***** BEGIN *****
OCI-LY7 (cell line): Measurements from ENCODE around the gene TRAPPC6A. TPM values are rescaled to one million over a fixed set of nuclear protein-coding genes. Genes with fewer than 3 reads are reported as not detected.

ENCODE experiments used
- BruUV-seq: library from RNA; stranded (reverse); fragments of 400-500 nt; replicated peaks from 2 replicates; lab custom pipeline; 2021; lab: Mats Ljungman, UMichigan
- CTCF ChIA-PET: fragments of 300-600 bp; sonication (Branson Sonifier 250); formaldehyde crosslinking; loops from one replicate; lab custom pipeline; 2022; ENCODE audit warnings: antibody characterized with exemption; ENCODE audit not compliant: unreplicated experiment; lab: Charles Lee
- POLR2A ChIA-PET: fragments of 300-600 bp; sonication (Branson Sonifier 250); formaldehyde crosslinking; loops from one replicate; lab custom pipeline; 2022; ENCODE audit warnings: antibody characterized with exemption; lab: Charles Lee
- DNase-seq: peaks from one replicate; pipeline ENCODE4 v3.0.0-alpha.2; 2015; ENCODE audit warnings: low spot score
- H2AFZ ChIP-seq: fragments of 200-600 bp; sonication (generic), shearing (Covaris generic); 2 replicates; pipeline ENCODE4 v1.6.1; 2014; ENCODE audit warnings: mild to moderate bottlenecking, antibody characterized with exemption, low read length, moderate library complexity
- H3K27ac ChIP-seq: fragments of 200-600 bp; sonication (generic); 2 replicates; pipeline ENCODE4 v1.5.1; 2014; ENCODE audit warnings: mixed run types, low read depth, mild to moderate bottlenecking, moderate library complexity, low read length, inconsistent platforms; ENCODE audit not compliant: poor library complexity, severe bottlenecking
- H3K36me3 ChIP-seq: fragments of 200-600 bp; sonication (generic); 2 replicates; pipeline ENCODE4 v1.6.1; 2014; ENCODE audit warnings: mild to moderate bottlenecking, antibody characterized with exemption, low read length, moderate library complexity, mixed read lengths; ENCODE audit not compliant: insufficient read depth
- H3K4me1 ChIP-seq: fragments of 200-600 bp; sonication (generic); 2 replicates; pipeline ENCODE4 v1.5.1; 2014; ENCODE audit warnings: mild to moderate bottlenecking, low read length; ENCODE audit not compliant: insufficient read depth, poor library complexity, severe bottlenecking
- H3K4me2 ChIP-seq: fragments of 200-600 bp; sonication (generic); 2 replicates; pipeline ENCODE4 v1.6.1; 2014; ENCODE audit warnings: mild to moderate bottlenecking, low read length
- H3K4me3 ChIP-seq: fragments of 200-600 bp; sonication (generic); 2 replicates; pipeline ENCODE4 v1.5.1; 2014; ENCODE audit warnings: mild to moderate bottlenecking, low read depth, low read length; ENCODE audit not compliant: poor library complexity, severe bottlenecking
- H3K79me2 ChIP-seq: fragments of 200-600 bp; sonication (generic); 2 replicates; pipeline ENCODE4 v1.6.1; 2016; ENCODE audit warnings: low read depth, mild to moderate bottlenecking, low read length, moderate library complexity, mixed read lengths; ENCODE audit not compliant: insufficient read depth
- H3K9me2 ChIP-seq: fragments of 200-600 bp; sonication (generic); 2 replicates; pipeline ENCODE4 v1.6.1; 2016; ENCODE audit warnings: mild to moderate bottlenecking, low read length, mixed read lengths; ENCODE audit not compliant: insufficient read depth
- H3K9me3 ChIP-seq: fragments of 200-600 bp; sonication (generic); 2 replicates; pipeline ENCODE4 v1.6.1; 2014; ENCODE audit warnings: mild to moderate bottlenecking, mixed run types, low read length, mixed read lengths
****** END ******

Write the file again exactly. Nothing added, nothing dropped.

OCI-LY7 (cell line): Measurements from ENCODE around the gene TRAPPC6A. TPM values are rescaled to one million over a fixed set of nuclear protein-coding genes. Genes with fewer than 3 reads are reported as not detected.

ENCODE experiments used
- BruUV-seq: library from RNA; stranded (reverse); fragments of 400-500 nt; replicated peaks from 2 replicates; lab custom pipeline; 2021; lab: Mats Ljungman, UMichigan
- CTCF ChIA-PET: fragments of 300-600 bp; sonication (Branson Sonifier 250); formaldehyde crosslinking; loops from one replicate; lab custom pipeline; 2022; ENCODE audit warnings: antibody characterized with exemption; ENCODE audit not compliant: unreplicated experiment; lab: Charles Lee
- POLR2A ChIA-PET: fragments of 300-600 bp; sonication (Branson Sonifier 250); formaldehyde crosslinking; loops from one replicate; lab custom pipeline; 2022; ENCODE audit warnings: antibody characterized with exemption; lab: Charles Lee
- DNase-seq: peaks from one replicate; pipeline ENCODE4 v3.0.0-alpha.2; 2015; ENCODE audit warnings: low spot score
- H2AFZ ChIP-seq: fragments of 200-600 bp; sonication (generic), shearing (Covaris generic); 2 replicates; pipeline ENCODE4 v1.6.1; 2014; ENCODE audit warnings: mild to moderate bottlenecking, antibody characterized with exemption, low read length, moderate library complexity
- H3K27ac ChIP-seq: fragments of 200-600 bp; sonication (generic); 2 replicates; pipeline ENCODE4 v1.5.1; 2014; ENCODE audit warnings: mixed run types, low read depth, mild to moderate bottlenecking, moderate library complexity, low read length, inconsistent platforms; ENCODE audit not compliant: poor library complexity, severe bottlenecking
- H3K36me3 ChIP-seq: fragments of 200-600 bp; sonication (generic); 2 replicates; pipeline ENCODE4 v1.6.1; 2014; ENCODE audit warnings: mild to moderate bottlenecking, antibody characterized with exemption, low read length, moderate library complexity, mixed read lengths; ENCODE audit not compliant: insufficient read depth
- H3K4me1 ChIP-seq: fragments of 200-600 bp; sonication (generic); 2 replicates; pipeline ENCODE4 v1.5.1; 2014; ENCODE audit warnings: mild to moderate bottlenecking, low read length; ENCODE audit not compliant: insufficient read depth, poor library complexity, severe bottlenecking
- H3K4me2 ChIP-seq: fragments of 200-600 bp; sonication (generic); 2 replicates; pipeline ENCODE4 v1.6.1; 2014; ENCODE audit warnings: mild to moderate bottlenecking, low read length
- H3K4me3 ChIP-seq: fragments of 200-600 bp; sonication (generic); 2 replicates; pipeline ENCODE4 v1.5.1; 2014; ENCODE audit warnings: mild to moderate bottlenecking, low read depth, low read length; ENCODE audit not compliant: poor library complexity, severe bottlenecking
- H3K79me2 ChIP-seq: fragments of 200-600 bp; sonication (generic); 2 replicates; pipeline ENCODE4 v1.6.1; 2016; ENCODE audit warnings: low read depth, mild to moderate bottlenecking, low read length, moderate library complexity, mixed read lengths; ENCODE audit not compliant: insufficient read depth
- H3K9me2 ChIP-seq: fragments of 200-600 bp; sonication (generic); 2 replicates; pipeline ENCODE4 v1.6.1; 2016; ENCODE audit warnings: mild to moderate bottlenecking, low read length, mixed read lengths; ENCODE audit not compliant: insufficient read depth
- H3K9me3 ChIP-seq: fragments of 200-600 bp; sonication (generic); 2 replicates; pipeline ENCODE4 v1.6.1; 2014; ENCODE audit warnings: mild to moderate bottlenecking, mixed run types, low read length, mixed read lengths